"If, however, the appellant chose not to cooperate, and were then extradited and convicted, he might expect to receive a sentence of 8-10 years, possibly longer, and would not be repatriated to the UK for any part of it. He would accordingly serve the whole sentence in a US prison (possibly high security) with at best some 15% remission."

On the face of it, this was a highly attractive offer, especially as Mr McKinnon had by then admitted the unauthorised access and the US claimed to be able to document the damage and deletions.

Had Mr McKinnon taken this plea bargain, and had the US complied with its terms, then if he had voluntarily gone to the US for trial in 2003 he would have been returned to a UK prison in 2004 and probably released in 2004 or 2005.

Instead he chose not to take advantage of the plea bargain and now in June 2010, seven years later, he still faces a sentence if extradited of eight to ten years, though the US have now confirmed that they would not oppose any application by Mr McKinnon to serve part of his sentence back in the UK just because he opposed the extradition request (see para 23 here).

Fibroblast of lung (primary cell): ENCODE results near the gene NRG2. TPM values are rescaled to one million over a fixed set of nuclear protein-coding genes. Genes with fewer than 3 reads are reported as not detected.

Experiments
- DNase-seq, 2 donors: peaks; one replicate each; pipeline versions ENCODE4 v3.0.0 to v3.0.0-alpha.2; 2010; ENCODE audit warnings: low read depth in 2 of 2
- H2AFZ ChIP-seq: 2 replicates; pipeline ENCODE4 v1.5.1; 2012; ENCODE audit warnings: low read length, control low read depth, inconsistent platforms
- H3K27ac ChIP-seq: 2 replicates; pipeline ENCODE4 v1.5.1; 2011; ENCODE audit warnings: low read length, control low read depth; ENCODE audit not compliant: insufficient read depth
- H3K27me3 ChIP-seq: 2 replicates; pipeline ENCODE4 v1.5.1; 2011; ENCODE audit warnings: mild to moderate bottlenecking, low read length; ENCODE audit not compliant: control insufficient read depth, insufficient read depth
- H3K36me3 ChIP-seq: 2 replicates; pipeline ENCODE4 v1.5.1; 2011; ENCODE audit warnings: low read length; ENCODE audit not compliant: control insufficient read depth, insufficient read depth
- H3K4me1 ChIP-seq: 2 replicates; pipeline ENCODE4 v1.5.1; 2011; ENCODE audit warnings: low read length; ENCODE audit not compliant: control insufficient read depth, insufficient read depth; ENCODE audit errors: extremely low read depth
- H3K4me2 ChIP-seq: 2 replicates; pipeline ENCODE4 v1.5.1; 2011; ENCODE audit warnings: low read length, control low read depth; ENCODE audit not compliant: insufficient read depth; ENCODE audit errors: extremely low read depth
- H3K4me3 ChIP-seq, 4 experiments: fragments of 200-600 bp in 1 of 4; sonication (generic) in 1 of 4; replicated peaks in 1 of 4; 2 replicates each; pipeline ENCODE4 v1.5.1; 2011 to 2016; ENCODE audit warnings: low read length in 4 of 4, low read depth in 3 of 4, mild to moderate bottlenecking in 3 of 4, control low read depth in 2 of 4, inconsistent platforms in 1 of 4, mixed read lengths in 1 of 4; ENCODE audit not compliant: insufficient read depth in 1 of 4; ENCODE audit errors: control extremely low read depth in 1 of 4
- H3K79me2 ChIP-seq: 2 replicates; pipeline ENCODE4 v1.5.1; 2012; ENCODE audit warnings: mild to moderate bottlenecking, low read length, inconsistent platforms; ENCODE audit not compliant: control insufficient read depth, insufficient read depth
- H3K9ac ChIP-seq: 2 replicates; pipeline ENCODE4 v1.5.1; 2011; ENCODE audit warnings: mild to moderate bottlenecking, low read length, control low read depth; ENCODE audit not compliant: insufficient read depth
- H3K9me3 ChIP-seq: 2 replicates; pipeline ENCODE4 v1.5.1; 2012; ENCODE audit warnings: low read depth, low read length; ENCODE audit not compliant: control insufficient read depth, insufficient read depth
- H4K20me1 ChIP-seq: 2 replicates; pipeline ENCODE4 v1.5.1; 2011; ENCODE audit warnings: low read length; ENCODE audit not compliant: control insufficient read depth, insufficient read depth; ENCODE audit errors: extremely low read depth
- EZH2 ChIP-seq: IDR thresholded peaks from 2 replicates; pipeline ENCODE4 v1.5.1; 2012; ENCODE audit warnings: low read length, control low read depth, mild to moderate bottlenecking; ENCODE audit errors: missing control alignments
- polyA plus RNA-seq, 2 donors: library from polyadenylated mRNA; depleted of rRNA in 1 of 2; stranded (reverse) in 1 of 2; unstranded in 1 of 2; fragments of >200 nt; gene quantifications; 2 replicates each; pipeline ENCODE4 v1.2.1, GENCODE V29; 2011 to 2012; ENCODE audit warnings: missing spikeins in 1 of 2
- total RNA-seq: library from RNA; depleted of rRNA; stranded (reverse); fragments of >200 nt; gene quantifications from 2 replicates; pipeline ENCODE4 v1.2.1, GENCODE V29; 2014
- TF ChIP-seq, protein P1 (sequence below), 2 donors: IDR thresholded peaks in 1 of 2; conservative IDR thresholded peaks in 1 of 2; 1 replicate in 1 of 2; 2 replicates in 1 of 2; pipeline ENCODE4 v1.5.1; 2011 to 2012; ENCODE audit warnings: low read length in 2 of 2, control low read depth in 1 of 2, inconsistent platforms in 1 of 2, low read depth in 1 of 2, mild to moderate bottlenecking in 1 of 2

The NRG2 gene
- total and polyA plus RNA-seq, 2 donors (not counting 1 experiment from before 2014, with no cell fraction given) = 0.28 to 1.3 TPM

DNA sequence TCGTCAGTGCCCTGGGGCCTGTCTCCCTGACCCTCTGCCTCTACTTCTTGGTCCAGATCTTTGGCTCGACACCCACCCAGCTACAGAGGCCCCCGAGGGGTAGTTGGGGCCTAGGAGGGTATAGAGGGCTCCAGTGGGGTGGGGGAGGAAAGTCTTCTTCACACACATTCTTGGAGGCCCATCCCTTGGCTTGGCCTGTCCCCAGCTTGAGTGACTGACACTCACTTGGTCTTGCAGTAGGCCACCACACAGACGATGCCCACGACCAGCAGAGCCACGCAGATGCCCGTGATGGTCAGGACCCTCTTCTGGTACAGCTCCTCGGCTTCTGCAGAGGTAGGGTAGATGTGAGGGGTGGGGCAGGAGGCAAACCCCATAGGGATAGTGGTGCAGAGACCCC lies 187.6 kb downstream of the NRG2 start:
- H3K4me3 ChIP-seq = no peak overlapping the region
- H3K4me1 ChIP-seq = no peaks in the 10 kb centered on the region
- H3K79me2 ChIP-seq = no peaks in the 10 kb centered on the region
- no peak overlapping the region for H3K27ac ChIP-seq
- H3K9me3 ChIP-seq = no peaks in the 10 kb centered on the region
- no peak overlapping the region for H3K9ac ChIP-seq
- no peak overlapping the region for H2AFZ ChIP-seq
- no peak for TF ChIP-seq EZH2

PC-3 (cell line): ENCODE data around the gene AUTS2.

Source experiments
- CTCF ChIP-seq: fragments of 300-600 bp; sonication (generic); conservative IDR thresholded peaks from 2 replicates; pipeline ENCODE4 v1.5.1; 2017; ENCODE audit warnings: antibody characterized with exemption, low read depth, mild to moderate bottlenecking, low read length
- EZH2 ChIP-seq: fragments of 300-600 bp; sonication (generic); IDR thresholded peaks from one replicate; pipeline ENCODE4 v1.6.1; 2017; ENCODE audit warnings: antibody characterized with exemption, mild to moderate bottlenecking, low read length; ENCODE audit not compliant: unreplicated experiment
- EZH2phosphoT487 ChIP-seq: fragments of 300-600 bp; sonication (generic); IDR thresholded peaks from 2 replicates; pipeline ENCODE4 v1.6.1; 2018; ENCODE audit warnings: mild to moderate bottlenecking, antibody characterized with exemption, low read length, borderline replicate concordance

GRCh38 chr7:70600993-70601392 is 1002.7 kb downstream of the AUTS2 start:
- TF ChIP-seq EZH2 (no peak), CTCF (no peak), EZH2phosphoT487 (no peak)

So why did Mr McKinnon decide against the plea bargain?

Was the rejection of the plea bargain an incredible mistake which has led to the case dragging on for another seven years with all its attendant stress and upset?

Was it a strategic and tactical error from which Mr McKinnon and his legal team are still struggling to recover?

Well, the position is actually not clear.

In April 2003, the US had still not applied for extradition, though the indictments had been charged by the New Jersey and East Virginian courts.

It may have been that the US would have not taken it any further.

Moreover, the conduct of the US representatives appears to have been reprehensible.

They insisted the negotiations and any agreement were "off the record" and thereby non-binding.

They were, according to Mr McKinnon's lawyers, rather threatening in the pressure they were putting on Mr McKinnon.